Advertisement
 
YOU ARE HERE: LAT HomeCollections

FILM : Justice Finds a Place in Euzhan Palcy's 'Sugar Cane Alley'

November 14, 1991|MARK CHALON SMITH | Mark Chalon Smith is a free-lance writer who regularly covers film for The Times Orange County Edition

"Sugar Cane Alley" has a redemptive purity about it. We watch a black boy escape from Martinique's exploitative sugar cane fields and realize that life, however indifferent it seems, offers moments of justice.

Director Euzhan Palcy's screenplay, based on Joseph Zobel's influential 1950 novel of the same name, often simplifies Jose's struggle and that of his people, the ghetto-dwellers who work on the white man's plantations.

But that weakness doesn't diminish the satisfaction that comes when Jose (Garry Cadenat) breaks away from the cycle they live in. "Sugar Cane Alley," screening Friday night at UC Irvine as part of the Eclectic Flicks series, feels like a victory of righteousness.

The movie begins with a series of scenes with almost no specific point of view. It's 1931, and cinematographer Dominique Chapuis' camera follows the laborers and their children doing this and that, until our interest finally settles on Jose.

He's a bright kid, obviously a leader of the ragtag youngsters who ramble through the dusty village getting into small troubles. Through them, Palcy informs us of a shanty life that mingles the past with the present, magic with hard reality. The kids mimic their parents, practicing junior-sized voodoo and spells to lessen the punishments the grown-ups invariably inflict.

Jose's future appears different than that of the others: he's able to act on the promise of his talents. We see him building relationships with his grandmother (veteran French actress Darling Legitimus), a woman of intense will, and, perhaps even more instrumental, with an ancient storyteller (Douta Seck) who guides Jose toward manhood.

The film's crucial event comes when Jose's ability to learn is recognized by school officials and he becomes the only village child accepted for classes in town. There, he begins to see his way out. It's not an easy road, though, and Jose is tested almost at once. Still, his life is transformed from doubt into an epiphany of hope.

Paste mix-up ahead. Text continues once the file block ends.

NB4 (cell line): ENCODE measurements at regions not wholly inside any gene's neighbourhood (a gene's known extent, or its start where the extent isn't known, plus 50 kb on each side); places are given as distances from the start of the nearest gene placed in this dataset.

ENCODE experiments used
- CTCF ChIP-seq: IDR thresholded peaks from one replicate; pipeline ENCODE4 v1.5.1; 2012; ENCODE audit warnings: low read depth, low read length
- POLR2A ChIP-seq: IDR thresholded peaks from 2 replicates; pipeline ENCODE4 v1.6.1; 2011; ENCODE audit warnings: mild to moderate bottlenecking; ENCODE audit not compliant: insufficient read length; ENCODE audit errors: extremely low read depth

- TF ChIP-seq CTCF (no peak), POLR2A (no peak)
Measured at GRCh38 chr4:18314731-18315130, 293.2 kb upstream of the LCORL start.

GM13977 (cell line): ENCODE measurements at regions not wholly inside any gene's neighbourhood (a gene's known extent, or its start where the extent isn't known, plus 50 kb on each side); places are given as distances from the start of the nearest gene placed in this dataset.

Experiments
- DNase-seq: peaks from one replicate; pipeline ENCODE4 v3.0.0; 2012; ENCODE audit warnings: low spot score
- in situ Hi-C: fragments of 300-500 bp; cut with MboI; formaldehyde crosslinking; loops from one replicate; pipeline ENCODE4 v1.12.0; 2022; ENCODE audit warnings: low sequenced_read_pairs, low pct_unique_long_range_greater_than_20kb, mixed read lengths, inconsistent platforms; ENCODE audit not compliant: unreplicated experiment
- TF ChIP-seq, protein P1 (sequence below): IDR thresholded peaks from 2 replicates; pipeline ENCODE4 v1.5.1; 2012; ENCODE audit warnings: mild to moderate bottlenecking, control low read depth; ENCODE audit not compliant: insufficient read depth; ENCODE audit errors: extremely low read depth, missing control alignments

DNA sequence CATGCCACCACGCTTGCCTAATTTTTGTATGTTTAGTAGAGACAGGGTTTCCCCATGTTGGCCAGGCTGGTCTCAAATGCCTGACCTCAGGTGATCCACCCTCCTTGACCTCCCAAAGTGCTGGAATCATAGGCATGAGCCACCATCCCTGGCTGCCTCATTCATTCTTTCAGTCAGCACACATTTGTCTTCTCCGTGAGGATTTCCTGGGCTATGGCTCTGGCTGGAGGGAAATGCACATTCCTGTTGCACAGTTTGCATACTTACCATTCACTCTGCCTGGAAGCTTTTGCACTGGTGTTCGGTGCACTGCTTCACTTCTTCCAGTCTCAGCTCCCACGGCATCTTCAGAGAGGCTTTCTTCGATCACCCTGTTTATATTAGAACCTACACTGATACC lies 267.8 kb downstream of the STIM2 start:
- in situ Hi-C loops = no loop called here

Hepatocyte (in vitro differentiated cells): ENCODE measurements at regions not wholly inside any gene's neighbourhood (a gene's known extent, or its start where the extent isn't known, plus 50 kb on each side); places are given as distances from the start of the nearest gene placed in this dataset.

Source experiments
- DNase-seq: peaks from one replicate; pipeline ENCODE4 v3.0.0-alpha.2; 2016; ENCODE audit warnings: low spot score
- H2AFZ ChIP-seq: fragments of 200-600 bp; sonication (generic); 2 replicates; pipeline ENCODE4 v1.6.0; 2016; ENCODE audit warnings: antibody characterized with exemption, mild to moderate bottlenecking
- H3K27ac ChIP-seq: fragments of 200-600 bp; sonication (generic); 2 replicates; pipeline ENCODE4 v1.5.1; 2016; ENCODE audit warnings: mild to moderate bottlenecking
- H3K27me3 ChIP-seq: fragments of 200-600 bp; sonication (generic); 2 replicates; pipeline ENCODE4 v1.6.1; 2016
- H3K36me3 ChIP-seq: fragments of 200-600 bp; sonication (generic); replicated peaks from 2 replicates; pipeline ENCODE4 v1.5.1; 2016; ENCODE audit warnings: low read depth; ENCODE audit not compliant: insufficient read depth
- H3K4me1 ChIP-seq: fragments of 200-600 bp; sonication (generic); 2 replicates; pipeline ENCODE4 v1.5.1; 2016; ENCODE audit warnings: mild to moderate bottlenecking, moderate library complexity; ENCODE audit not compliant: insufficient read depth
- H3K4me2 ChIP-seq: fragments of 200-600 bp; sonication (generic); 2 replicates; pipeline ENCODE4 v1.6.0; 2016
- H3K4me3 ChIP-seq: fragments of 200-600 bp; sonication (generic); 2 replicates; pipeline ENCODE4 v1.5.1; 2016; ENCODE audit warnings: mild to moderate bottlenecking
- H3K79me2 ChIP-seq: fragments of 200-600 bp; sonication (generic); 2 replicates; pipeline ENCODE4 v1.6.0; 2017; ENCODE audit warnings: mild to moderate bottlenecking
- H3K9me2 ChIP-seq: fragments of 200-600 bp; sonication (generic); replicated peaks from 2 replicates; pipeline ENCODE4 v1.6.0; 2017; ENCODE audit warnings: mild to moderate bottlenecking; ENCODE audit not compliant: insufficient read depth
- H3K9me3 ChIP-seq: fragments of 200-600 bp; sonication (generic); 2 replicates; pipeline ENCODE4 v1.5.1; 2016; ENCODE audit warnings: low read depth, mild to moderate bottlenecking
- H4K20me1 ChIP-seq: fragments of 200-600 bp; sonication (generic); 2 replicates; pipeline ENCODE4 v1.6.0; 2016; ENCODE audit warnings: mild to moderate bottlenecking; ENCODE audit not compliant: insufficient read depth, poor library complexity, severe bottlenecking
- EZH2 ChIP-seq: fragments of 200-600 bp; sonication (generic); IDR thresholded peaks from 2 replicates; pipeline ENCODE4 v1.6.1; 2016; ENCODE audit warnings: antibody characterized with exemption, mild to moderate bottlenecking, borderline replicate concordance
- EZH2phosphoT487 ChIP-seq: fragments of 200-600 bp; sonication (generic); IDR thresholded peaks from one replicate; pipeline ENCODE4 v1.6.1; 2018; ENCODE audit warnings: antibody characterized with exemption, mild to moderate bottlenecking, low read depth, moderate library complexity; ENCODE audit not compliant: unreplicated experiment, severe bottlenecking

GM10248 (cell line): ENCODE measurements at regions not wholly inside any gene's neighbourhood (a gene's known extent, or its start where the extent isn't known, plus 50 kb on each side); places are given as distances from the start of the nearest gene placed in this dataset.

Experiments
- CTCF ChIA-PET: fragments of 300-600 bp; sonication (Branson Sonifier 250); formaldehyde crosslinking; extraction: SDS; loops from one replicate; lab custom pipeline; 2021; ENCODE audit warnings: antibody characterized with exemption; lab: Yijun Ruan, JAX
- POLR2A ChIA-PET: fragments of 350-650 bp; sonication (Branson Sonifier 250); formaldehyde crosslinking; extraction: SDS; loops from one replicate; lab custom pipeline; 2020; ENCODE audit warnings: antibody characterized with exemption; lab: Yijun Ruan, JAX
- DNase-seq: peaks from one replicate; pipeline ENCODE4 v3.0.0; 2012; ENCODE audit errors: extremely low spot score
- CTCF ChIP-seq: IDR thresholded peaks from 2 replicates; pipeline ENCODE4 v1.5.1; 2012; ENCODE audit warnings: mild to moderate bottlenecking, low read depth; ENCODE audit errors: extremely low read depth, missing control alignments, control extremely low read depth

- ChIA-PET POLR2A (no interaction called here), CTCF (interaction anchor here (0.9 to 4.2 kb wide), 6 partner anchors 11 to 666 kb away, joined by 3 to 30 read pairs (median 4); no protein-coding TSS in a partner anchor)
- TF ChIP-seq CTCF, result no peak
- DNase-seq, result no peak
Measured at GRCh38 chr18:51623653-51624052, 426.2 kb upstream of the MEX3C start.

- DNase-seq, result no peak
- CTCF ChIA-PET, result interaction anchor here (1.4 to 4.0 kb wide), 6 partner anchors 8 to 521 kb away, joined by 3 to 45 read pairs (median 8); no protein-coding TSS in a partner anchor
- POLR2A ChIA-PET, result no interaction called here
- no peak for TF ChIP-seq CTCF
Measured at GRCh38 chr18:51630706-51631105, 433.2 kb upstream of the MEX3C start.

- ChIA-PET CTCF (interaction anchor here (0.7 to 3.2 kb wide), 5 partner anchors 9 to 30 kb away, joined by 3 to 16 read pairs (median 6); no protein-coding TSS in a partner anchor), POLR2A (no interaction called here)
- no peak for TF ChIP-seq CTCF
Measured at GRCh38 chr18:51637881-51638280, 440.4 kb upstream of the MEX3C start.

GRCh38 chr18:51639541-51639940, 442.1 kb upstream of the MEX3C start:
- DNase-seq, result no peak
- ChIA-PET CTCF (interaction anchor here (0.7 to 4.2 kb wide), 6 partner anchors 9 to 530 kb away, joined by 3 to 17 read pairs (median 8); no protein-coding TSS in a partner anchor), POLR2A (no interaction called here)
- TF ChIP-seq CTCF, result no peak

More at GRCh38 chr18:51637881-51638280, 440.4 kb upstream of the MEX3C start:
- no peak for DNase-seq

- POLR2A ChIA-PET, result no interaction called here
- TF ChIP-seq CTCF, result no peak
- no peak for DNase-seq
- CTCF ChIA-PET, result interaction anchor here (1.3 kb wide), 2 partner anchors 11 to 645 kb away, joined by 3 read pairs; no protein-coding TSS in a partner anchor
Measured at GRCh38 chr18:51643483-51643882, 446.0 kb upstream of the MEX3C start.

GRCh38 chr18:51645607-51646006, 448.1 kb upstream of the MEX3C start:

The film was hailed internationally after its release in 1983 as the first cinematic documentation of Martinique's poor blacks, especially those who spend their lives cutting cane for small wages. Its faithful treatment of Zobel's book, one of the earliest efforts to describe their predicament, was also applauded.

In Martinique, response to "Sugar Cane Alley" was thunderous. It was said that nearly half of the country's entire population of 400,000 saw the movie in its first week, smashing the previous record of 40,000 that turned out for "E.T." in 1982.

One report described the phenomenon this way: "The response was emotional and swept the range from laughter to tears. People remained in the theater for five and six screenings, walking from villages, hobbling on crutches; the sick were carried to the theaters from their beds by healthier relatives and friends."

What: Euzhan Palcy's "Sugar Cane Alley."

When: Friday, Nov. 15, at 7 and 9 p.m.

Where: UC Irvine's Student Center Crystal Cove Auditorium.

Whereabouts: Take the San Diego (405) Freeway to Jamboree Road and head south. Go east on Campus Drive to Bridge Road. Take Bridge Road into the campus.

Wherewithal: $2 to $4.

Where to Call: (714) 856-6379.

Advertisement
Los Angeles Times Articles
|
|
|